The tube in my 36’’ Nimbus with a TA tire and Airfoil rim sprung a leak on a seam two weeks ago, and so I had to wait for my LBS to get some 29’’ tubes for me to try out. I don’t care about the weight so much as the cost I bought three tubes, and inflated, powdered, and installed one of them. The only problem? I can’t get the tire on the rim. I can get all but about 7 inches of the bead into the rim - it just stops moving entirely once enough of it is on, and I’ve managed to break two tire tools trying to get it on (I know, you’re not supposed to use tools putting a 29’’ in a 36’’ rim, but I’m desperate here - I haven’t ridden it in 2 weeks!) Somehow, the magic people at the LBS were able to get the tire on without any tools, but that was only with the patched 36’’ tube, which, of course, didn’t work because the hole was on a seam. The LBS is closed for today, and I can’t wait until tomorrow! Any tips/advice/people who feel like driving to my house and doing it for me?
There is a technique for this and U-turn had it pretty well described on his website. You might search for his postings here.
You just have to monkey with the tube inflation to get the majority of the tire bead to ride down in the deepest part of the rim when you are trying to get the last bit of tire on . . . and do this without damaging the tube. I use padded spring clamps that hold the tire down there.
Yeah, I’ve tried U-Turn’s technique - I still couldn’t get it on. BTW, I’ve got wide threaded strapping tape instead of a rim strip, so this should be easy, right?
It took nothing short of THREE borrowed tire levers, two rubber bands, and way too much time, but IT LIVES! I’m now running a 29’’ tube in my 36’’, and it’s wonderful - so much more responsive! That’s not why I did it though; now I’ve got a working 36’’ again!
Cool, just incase the tube causes a blowout, like in my case, use the popped tube as a rim strip to go tubeless. Use the search function to get details on how to do it. I’m not trying to be pessimistic, it’s just nice to have a plan B. Good luck.
Yeah, I was going to go tubeless if the 3 tubes I bought didn’t work I don’t have to yet though; I’ve still got 2 brand new tubes left, so I’ll let those break and then maybe I’ll try tubeless. I’ve already read up on it a lot, and I understand it completely now (I think) - it seems like a really awesome idea.
It sounds to me you didn’t have the wire bead in the center of the rim
I have done a bunch of knarly fat motorcycle tires, much harder than uni tires. Put them in the sun to make em big and soft. Then install with a brush of soapy water, and always, always kneel on the tire opposite of the part of the tire you are trying to lever on. You must squeeze the tire edge (the wire “bead” ) down into the center of the rim.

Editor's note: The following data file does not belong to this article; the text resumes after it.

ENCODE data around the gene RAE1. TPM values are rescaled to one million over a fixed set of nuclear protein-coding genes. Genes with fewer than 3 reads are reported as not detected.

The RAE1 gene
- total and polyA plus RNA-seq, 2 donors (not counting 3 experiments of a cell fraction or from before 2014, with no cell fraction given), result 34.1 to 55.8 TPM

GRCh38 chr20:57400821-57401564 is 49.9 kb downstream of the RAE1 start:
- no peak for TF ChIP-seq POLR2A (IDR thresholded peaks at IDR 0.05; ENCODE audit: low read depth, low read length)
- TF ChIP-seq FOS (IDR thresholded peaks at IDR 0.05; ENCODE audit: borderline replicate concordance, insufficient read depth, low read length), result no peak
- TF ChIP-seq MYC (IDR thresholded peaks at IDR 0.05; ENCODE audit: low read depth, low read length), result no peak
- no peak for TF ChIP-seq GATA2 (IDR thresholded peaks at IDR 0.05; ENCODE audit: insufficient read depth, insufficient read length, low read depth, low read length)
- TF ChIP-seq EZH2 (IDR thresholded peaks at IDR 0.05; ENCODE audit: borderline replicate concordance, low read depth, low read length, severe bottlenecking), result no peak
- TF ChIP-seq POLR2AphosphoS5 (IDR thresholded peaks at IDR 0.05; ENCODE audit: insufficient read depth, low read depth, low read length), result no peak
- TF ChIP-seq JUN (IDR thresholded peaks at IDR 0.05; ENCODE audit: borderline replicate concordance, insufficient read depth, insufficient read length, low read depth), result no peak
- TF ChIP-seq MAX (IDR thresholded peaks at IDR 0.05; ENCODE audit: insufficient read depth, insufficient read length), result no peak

Having failed to do that and put the tire on with hard force, you might want to think again about going tubeless. Did your levers mark the rim? Where a tubeless tire must seal ?
Uni tires should go on and off like socks, if the wire beads are where they should be. Then be careful not to pinch the tube with the levers and you will be good with tires.
With a 36’’?
I haven’t had to mess with my 36 TA
It seems to wear like steel.
I guess what you are saying is the "kneel on one side of the tire " ,(to put the wire tire bead in the center of the rim) , while levering the 180 opposite side of the tire on, may be difficult with the 36 size and hub set up. Perhaps ! , I can’t say I have done it.
Yet I have total confidence that you just need to get the opposite side of the tire centered in the rim, to spoon it on easily. All tires are the same this way. There is an inflexible wire hoop inside the rubber that can’t be forced on, it must be centered into the deep part of the rim in order to be levered over the opposite side. Maybe try C clamps or carpenters clamps to smoosh the beads together.
Trust me on this one. You must have the tire sides in the center of the rim opposite of the side you are levering on. If anything, your arms and irons are to strong, you will damage rims and tires by improving them instead of your technique.
ive had to uses tools like these to put on some cyclo cross tires on a 29" rim
some go on easy some dont and ive never popped a tube. lke the guys above are saying it take patients
I have changed many different tyres including car and motorbike tyres as well as many different bike tyres over the years. I recently took the tyre off my 36 (a nimbus tyre and rim) and it was by far the hardest tyre I have ever touched.
I am not familiar with the airfoil rim but the nimbus rim doesn’t have a deep centre like car and motorbike rims so it is hard to find a low point to push the bead into. Add to that the bead itself is fairly tight on the rim and the 3 foot diameter and you are in for some wrestling. You also cannot readily stand on the other side of the tyre as the hub stops the wheel sitting flat. It took me 2.5 hours, 2 broken tyre levers and a lot of washing up liquid to fight the tyre back onto the rim
I decided that i would struggle to change the tyre during a ride so i went tubeless in the hope that it would be more reliable and lighter weight. So far I am very happy with this decision.
classic into the blue again just pricless classic humour of urs
as for this thread i have muscled many tyres on and off rims these have gone from 10 inch to 26 to other various things